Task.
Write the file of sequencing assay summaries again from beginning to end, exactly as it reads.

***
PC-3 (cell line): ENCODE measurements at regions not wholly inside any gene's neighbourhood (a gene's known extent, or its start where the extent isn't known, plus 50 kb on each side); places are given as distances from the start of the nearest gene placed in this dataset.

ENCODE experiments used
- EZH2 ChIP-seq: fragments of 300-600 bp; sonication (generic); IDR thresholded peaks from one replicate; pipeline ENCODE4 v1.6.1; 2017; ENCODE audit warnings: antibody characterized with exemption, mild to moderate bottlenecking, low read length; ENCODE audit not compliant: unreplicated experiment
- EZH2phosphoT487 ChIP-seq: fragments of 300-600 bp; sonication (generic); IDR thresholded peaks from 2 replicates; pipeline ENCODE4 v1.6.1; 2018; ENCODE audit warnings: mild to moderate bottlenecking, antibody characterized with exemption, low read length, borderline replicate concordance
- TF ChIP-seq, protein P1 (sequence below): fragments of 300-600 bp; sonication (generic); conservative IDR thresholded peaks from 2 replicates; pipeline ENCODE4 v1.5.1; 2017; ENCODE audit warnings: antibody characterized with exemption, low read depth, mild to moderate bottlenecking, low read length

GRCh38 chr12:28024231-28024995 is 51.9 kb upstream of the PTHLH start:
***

PC-3 (cell line): ENCODE measurements at regions not wholly inside any gene's neighbourhood (a gene's known extent, or its start where the extent isn't known, plus 50 kb on each side); places are given as distances from the start of the nearest gene placed in this dataset.

ENCODE experiments used
- EZH2 ChIP-seq: fragments of 300-600 bp; sonication (generic); IDR thresholded peaks from one replicate; pipeline ENCODE4 v1.6.1; 2017; ENCODE audit warnings: antibody characterized with exemption, mild to moderate bottlenecking, low read length; ENCODE audit not compliant: unreplicated experiment
- EZH2phosphoT487 ChIP-seq: fragments of 300-600 bp; sonication (generic); IDR thresholded peaks from 2 replicates; pipeline ENCODE4 v1.6.1; 2018; ENCODE audit warnings: mild to moderate bottlenecking, antibody characterized with exemption, low read length, borderline replicate concordance
- TF ChIP-seq, protein P1 (sequence below): fragments of 300-600 bp; sonication (generic); conservative IDR thresholded peaks from 2 replicates; pipeline ENCODE4 v1.5.1; 2017; ENCODE audit warnings: antibody characterized with exemption, low read depth, mild to moderate bottlenecking, low read length

GRCh38 chr12:28024231-28024995 is 51.9 kb upstream of the PTHLH start: